FIG. 3, for example, shows the cathode ray tube display of ion detector signal (ion current) versus AMU when the instrument is exposed to a given concentration of FREON-12. In this case the instrument is set to a mass peak width of about one AMU. That is to say the pass band width at the line AB drawn at half the peak height is about one AMU. FIG. 4, drawn to the same scale as FIG. 3 shows the display when the instrument is exposed to the same concentration of FREON-12 but the resolution of the instrument has been adjusted so that the pass band width at A'B' (half the maximum peak height) is about 2 to 3 AMU. It will be noted that the amplitude of the maximum signal is greatly increased by operating at reduced resolving power. Where, as in the preferred form the mass analyzer is a quadrupole filter the pass band width is adjusted by adjusting the ratio of the amplitudes of the radio frequency and the direct current voltages applied to the quadrupoles.

In the event there is no one mass peak exhibited by the refrigerant and not by the blowing agent or other background contaminants, or there is otherwise a conflict between the masses of ions and fragments derived from the refrigerant with those from background contaminants, the mass spectrum including the fragmentation pattern of the refrigerant may be obtained or displayed, or at least a part of the spectrum yielding sufficient of the fragmentation pattern of the refrigerant to distinguish from background contaminants may be examined, whereby an indication of leakage of the refrigerant is obtained.

In all cases, the gain of the electron multiplier is set at the highest level possible while still allowing resolution of the peak or peaks of interest free from interference from adjacent peaks. As discussed above it is found that the heat jacketing allows the gain level to be set much higher than would otherwise be possible without the output from the instrument showing swamping of the peaks of interest by adjacent peaks. In this manner, extremely low rates of leakage of refrigerants can be detected.

The nature and structure of, and the mode of operation of, electronic control means and of electronic data processing means which may be associated with the instrument to perform the operations described above are well known to those skilled in the art and need not be described in detail herein. Such control and data processing means may for example control the mass analyzer to scan a given mass range, and measure, record and display the amplitudes of the ion detector signals in a manner indicative of relative or absolute abundancies of all mass peaks detected or of those of selected mass or masses. In addition, such means may monitor the amplitude of the peaks or ion currents at a selected mass number or mass numbers and actuate an audible or other alarm when the mass peak exceeds a preset level. Further, such means may be programmed to recognise a given fragmentation pattern and actuate an alarm when a mass spectrum including the fragmentation pattern is desired.

The apparatus and methods described above are adapted to detect small leakages of various refrigerants such as, for example, dichlorodifluoromethane, 1,1-difluoroethane, 1,1,1,2-tetrafluoroethane, chlorodifluoromethane, 1-chloro-1,2,2,2-tetrafluoroethane and mixtures thereof. The blowing agents which may be used and which the above apparatus and methods are capable of distinguishing over include, for example, trichlorofluoromethane, 1,1-dichloro-2,2,2-trifluoroethane, 1,1-dichlorofluoroethane, perfluoropentane (C5 F12), perofluorohexane (C6 F14) and mixtures thereof.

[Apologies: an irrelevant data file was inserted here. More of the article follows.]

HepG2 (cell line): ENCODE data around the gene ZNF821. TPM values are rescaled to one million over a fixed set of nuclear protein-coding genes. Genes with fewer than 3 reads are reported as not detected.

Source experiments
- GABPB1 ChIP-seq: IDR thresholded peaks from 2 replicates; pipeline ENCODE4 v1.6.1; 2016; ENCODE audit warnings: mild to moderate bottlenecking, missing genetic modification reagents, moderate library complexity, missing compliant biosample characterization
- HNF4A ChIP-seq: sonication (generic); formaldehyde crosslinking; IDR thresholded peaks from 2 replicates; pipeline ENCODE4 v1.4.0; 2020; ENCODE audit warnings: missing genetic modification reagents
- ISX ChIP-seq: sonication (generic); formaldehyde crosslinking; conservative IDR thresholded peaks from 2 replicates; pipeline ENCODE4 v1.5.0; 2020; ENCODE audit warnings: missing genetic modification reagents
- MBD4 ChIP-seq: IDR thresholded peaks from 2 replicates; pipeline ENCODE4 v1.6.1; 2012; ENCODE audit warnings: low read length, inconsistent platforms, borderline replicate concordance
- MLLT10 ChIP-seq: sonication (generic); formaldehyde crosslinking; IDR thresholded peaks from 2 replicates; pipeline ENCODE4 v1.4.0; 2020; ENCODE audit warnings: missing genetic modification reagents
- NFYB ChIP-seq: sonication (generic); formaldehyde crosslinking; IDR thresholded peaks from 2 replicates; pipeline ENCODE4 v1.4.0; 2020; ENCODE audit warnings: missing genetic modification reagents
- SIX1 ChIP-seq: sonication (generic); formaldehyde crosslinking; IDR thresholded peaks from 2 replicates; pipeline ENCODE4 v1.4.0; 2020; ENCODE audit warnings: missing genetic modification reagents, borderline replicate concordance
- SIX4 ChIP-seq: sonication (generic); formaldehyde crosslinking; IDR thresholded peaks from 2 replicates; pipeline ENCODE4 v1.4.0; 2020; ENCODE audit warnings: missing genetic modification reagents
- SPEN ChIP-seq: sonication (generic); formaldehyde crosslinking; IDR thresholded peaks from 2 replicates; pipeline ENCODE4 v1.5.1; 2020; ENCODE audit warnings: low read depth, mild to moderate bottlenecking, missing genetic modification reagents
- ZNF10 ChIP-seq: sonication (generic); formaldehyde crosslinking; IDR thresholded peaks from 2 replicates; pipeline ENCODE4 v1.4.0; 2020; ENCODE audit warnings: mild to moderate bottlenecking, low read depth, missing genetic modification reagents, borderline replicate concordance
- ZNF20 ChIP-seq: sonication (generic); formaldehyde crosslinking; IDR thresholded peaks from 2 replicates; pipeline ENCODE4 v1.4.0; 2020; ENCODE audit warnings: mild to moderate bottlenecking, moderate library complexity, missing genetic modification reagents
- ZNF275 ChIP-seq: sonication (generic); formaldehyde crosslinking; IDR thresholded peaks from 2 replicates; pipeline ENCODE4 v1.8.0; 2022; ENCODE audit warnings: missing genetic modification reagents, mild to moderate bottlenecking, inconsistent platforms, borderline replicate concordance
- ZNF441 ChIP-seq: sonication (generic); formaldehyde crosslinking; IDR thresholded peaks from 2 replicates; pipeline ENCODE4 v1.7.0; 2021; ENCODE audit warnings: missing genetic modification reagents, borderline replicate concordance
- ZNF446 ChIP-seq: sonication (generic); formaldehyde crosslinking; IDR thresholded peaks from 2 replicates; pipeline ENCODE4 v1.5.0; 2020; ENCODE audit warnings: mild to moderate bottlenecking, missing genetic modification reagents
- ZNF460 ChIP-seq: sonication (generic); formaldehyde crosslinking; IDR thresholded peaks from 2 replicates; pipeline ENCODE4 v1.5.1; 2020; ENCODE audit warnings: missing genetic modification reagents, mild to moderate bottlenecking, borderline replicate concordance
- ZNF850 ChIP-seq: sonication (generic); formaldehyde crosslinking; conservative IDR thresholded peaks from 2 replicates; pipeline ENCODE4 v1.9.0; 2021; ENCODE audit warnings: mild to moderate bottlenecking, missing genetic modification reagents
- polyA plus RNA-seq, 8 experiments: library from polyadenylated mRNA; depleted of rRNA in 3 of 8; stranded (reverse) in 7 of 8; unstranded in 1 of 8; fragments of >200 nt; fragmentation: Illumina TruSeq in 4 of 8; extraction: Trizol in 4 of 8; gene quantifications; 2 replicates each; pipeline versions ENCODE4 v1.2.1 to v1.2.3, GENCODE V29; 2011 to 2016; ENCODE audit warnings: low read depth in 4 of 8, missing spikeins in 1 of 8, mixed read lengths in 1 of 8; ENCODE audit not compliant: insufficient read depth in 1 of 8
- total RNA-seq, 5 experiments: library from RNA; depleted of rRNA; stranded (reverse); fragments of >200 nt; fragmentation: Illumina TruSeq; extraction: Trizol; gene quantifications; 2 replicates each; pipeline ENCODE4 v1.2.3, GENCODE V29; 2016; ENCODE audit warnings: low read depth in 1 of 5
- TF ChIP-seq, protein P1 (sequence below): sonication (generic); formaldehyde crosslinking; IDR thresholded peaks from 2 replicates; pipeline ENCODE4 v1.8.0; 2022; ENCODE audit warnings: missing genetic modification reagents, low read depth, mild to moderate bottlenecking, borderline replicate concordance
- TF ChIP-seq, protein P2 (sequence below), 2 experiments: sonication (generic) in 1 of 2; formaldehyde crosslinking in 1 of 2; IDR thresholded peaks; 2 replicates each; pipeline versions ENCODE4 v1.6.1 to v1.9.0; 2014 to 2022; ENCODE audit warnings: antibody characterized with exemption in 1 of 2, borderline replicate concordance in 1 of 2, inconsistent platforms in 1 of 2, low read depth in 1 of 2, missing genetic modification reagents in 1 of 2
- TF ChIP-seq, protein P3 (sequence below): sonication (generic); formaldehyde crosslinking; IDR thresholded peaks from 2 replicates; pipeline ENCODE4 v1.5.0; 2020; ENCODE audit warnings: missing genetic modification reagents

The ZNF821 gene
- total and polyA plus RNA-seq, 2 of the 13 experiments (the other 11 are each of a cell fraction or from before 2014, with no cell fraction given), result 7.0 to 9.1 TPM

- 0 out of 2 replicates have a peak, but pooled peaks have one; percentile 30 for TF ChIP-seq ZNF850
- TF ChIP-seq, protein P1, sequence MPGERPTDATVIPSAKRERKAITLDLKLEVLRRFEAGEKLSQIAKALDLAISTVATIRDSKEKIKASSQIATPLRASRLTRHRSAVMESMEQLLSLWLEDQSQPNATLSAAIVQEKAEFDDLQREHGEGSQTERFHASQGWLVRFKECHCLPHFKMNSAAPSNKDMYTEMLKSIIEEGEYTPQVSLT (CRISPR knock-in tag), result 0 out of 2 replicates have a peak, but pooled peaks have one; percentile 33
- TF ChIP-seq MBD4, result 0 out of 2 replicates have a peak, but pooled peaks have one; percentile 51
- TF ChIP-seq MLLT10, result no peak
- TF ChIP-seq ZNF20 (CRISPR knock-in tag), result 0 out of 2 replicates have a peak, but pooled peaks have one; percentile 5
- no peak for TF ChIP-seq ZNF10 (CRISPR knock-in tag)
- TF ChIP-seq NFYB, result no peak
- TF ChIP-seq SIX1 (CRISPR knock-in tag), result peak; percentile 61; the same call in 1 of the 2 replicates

Various forms of commercially available mass spectrometry apparatus, modified in accordance with the present invention, may be used to perform the above functions. For example an IPC-50 mobile sampling system and Quadrex 200 (trade-mark) residual gas analyzer, available from Inficon Leybold-Heracus Inc., East Syracuse, N.Y., may be employed, modified as described above with reference to FIGS. 1 to 4.

In one example of the present method and apparatus, the IPC-50 and Qudrex 200 Inficon apparatus was employed, modified as described above. The instrument was adjusted to provide an electron multiplier voltage of 1.58 kv and an electronic gain of 610-12 amps.

The peak width adjustment was set so that the width of the peak measured at one-half of the maximum height at about 85 AMU when the instrument was exposed to a small leakage of FREON-12 was about 2.4 AMU. The heating jacket was maintained at a temperature of about 85 C. With this arrangement, when applied to testing refrigeration equipment and similar equipment having a compressor-evaporator-condenser circuit, detection of leaks of FREON-12 as small as 1.510-7 std. atm cc/sec to 910-7 std atm cc/sec (about 1/1200 oz/yr to about 1/200 oz/yr) were readily possible, and large leaks of several ounces per year could be detected by adjusting the gain of the instrument.

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U.S. Classification73/40, 250/288
International ClassificationG01M3/20, G01M3/22
Cooperative ClassificationG01M3/202, G01M3/205, G01M3/228
European ClassificationG01M3/22G4, G01M3/20B, G01M3/20B4
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Aug 11, 1999FPAYFee payment
Year of fee payment: 4
Sep 3, 2003REMIMaintenance fee reminder mailed
Feb 13, 2004LAPSLapse for failure to pay maintenance fees
Apr 13, 2004FPExpired due to failure to pay maintenance fee
Effective date: 20040213